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Figure 5: (a) Axial section showing buccolingual expansion (arrows) of the right side body and ramus of the mandible. There is evidence of impacted tooth (black arrow) within the osteolytic area. The cortical plates are intact. Internal structure had 20-30 HU in most of the areas. (b) Coronal section revealing thinning of the lingual cortical plate (arrow)

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Figure 6: Photomicrograph showing (a) epithelium and connective tissue, with epithelial lift from the connective tissue showing cleft formation (H&E, 10× magnifi cation) and (b) Stellate reticulum-like cells suggestive of ameloblastomatous change (H&E, original magnifi cation 40×)

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Figure 7: (a) Resected specimen of the mandible. (b) Specimen's radiograph showing marginal clearance from the lesion

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Figure 8: Photomicrograph showing corrugated parakeratinized epithelium and few areas of epithelial budding into the connective tissue stroma (H&E, original magnifi cation 10×). Inset: Palisade layer of low columnar basal cells with few cells showing hyperchromatic nuclei (H&E, original magnifi cation 40×)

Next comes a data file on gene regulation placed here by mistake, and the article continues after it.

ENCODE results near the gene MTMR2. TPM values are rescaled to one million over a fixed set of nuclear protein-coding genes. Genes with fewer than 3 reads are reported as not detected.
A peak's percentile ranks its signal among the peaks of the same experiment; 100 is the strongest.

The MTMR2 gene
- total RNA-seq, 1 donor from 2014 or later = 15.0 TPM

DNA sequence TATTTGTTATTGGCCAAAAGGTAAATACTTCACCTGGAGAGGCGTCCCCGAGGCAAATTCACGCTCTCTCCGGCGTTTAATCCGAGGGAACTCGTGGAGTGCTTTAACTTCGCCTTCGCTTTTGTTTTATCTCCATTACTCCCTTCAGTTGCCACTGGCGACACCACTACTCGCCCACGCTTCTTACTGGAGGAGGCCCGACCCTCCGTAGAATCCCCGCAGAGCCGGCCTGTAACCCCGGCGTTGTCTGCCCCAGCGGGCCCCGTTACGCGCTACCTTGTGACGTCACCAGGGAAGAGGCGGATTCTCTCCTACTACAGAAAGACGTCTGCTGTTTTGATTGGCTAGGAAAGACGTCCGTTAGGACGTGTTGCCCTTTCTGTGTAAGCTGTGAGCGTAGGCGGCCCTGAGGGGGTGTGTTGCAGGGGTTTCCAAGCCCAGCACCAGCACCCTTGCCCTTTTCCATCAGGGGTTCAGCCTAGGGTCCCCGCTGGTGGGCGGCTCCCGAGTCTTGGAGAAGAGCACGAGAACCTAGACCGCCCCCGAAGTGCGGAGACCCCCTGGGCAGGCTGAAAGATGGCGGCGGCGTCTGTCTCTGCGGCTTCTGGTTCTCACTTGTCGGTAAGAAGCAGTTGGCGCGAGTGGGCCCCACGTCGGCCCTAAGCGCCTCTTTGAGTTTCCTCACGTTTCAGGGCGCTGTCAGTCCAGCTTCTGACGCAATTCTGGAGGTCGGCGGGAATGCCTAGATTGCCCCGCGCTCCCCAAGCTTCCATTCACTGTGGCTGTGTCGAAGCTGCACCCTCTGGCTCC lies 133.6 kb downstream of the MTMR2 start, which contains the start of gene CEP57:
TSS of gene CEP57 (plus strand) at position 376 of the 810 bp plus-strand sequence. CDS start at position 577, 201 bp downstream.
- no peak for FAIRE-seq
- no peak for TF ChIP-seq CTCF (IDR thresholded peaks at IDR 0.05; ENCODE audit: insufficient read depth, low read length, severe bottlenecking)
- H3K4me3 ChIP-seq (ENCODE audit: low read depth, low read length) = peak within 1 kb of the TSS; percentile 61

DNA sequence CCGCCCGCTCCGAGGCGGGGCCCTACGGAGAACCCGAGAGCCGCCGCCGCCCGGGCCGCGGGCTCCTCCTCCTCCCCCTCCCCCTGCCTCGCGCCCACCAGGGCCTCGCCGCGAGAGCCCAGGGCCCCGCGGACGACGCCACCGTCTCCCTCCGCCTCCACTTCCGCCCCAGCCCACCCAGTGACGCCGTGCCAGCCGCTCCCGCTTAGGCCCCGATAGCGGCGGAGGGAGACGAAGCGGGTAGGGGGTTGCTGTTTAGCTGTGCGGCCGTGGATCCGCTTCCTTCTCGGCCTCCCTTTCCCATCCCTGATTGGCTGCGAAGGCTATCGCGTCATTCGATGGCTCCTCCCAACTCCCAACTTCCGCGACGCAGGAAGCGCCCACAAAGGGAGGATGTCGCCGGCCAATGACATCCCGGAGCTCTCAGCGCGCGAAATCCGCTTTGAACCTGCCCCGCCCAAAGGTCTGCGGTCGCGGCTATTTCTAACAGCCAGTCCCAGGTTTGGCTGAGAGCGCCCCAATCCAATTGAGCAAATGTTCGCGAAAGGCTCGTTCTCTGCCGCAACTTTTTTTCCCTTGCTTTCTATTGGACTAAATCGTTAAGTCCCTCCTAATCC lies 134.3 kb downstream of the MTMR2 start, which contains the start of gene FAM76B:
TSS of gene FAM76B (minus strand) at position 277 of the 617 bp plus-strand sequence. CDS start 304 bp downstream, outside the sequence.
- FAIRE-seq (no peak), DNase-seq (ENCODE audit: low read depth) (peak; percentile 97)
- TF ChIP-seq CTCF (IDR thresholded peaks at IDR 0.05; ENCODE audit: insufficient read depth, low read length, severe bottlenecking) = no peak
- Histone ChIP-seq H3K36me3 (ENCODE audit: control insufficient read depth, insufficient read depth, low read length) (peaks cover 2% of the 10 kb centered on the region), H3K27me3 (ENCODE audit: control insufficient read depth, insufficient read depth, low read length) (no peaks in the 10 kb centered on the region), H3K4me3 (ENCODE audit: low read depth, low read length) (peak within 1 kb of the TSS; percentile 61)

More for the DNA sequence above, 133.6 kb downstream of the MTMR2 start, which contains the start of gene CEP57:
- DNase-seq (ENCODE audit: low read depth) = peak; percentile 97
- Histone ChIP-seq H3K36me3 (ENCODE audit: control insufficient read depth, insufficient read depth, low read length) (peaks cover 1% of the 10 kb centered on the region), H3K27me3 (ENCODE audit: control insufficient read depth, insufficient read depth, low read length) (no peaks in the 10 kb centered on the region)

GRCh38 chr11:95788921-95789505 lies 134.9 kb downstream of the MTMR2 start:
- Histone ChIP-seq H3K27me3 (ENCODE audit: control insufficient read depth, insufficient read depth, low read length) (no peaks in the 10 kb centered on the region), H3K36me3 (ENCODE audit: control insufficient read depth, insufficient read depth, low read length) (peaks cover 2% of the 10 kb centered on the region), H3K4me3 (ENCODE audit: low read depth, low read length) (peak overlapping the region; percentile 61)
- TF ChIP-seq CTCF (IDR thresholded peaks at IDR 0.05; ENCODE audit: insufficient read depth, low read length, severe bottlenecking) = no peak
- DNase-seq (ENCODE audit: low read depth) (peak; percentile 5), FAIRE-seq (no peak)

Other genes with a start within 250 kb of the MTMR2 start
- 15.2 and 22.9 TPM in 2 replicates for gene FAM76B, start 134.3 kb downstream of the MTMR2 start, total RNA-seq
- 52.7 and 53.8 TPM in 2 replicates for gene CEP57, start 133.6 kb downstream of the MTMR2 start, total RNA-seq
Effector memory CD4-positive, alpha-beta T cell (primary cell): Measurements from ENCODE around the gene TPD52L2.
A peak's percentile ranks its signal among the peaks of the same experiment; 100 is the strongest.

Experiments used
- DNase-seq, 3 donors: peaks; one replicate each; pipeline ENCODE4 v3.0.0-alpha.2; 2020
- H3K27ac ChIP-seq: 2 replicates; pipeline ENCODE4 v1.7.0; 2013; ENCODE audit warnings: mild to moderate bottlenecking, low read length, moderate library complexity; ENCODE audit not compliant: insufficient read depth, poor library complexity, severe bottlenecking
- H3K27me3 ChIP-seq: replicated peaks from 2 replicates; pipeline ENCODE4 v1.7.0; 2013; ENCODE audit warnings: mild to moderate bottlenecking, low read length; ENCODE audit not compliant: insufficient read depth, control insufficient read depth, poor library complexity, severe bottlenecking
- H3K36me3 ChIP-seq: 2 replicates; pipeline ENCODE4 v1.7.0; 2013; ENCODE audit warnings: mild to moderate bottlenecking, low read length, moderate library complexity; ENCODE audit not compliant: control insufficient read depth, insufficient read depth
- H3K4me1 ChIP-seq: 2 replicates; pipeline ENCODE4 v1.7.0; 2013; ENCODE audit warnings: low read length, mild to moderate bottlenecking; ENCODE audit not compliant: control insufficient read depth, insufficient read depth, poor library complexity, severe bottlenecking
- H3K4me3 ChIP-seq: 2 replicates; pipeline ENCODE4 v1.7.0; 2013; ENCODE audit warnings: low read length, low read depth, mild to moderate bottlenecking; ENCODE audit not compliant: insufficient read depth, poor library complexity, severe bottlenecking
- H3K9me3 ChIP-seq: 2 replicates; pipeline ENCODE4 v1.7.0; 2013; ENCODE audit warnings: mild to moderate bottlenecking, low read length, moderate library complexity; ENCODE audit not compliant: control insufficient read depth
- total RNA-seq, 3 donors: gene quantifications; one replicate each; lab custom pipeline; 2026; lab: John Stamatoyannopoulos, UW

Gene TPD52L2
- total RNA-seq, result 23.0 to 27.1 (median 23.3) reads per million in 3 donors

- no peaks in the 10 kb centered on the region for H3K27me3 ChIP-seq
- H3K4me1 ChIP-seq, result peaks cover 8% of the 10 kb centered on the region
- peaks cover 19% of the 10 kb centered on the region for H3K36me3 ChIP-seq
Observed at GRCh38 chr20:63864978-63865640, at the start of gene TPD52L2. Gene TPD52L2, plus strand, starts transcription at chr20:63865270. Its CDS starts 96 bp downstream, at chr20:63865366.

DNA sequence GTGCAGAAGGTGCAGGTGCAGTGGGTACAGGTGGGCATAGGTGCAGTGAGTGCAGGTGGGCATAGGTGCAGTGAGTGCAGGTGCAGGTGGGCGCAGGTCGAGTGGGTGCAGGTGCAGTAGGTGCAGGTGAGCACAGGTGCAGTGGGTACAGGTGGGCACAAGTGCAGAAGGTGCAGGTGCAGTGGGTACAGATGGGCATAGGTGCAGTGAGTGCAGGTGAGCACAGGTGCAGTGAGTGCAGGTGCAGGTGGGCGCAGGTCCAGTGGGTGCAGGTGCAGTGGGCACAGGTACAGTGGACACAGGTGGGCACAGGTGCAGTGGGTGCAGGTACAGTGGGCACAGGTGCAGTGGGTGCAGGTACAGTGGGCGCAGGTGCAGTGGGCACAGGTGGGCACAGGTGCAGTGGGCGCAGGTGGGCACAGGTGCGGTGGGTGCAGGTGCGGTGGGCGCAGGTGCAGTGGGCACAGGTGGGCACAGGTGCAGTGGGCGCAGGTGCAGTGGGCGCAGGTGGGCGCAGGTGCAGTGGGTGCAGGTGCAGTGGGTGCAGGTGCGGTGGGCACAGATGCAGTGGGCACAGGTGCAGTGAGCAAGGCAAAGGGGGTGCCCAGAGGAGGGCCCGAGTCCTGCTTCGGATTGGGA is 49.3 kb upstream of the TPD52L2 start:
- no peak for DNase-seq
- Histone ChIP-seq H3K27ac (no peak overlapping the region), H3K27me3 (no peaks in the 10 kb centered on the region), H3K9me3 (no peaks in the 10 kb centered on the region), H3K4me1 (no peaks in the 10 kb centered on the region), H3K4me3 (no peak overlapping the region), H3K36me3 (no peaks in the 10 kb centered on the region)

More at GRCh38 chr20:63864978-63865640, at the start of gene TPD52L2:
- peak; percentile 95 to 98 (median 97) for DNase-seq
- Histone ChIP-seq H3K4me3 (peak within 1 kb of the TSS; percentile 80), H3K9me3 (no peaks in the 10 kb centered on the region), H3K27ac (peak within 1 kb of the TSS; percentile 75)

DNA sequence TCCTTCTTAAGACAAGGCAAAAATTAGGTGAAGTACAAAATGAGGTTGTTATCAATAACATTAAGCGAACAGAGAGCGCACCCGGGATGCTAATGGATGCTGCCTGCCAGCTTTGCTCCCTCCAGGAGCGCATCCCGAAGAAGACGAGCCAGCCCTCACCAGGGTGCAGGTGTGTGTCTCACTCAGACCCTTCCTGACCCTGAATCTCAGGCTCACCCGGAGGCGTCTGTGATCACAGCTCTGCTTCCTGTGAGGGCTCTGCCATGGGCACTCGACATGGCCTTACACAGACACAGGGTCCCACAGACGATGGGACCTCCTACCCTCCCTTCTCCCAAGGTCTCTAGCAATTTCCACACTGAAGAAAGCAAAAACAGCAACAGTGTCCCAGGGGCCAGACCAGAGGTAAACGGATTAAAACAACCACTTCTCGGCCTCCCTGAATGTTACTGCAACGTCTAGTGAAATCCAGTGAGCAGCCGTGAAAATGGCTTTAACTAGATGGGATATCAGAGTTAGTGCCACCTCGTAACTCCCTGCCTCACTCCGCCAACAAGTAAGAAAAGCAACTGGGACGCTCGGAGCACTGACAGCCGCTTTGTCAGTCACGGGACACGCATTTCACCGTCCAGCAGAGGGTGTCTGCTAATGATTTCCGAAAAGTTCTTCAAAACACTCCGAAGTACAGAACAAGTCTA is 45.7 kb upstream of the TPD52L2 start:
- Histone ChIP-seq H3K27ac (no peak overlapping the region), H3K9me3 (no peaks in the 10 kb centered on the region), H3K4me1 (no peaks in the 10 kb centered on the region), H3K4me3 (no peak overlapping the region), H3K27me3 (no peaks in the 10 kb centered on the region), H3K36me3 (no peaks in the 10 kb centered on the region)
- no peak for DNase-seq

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Figure 9: 1 month postoperative (a) clinical photograph and (b) radiograph

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   Discussion Top

The first description of OKC was published by Philipsen in 1956 for all the cysts that showed keratinization histologically. [1] Pindborg and Hansen (1963) suggested the histological criteria, which were confirmed by Browne in 1970 and 1971. [1],[6] Toller (1967) suggested that the OKC should best be regarded as a benign cystic neoplasm, rather than an odontogenic cyst. [2] In 1992, WHO reported that OKC was the preferred terminology for cysts with keratinized lining. [7] In 2005, WHO reclassified intraosseous parakeratinized variant as a tumor. [4] Cystic jaw lesions that are lined by orthokeratinized epithelium, therefore, do not form part of spectrum of KCOT, which remains a subject of controversy [8] and is now recognized as an entirely different group of lesions termed orthokeratinized odontogenic cyst (OOC). [4] Keratocystic odontogenic tumors are of great interest in clinical practice and require special attention due to their specific histopathologic features, aggressive and infiltrative behavior, and tendency to recur. [9]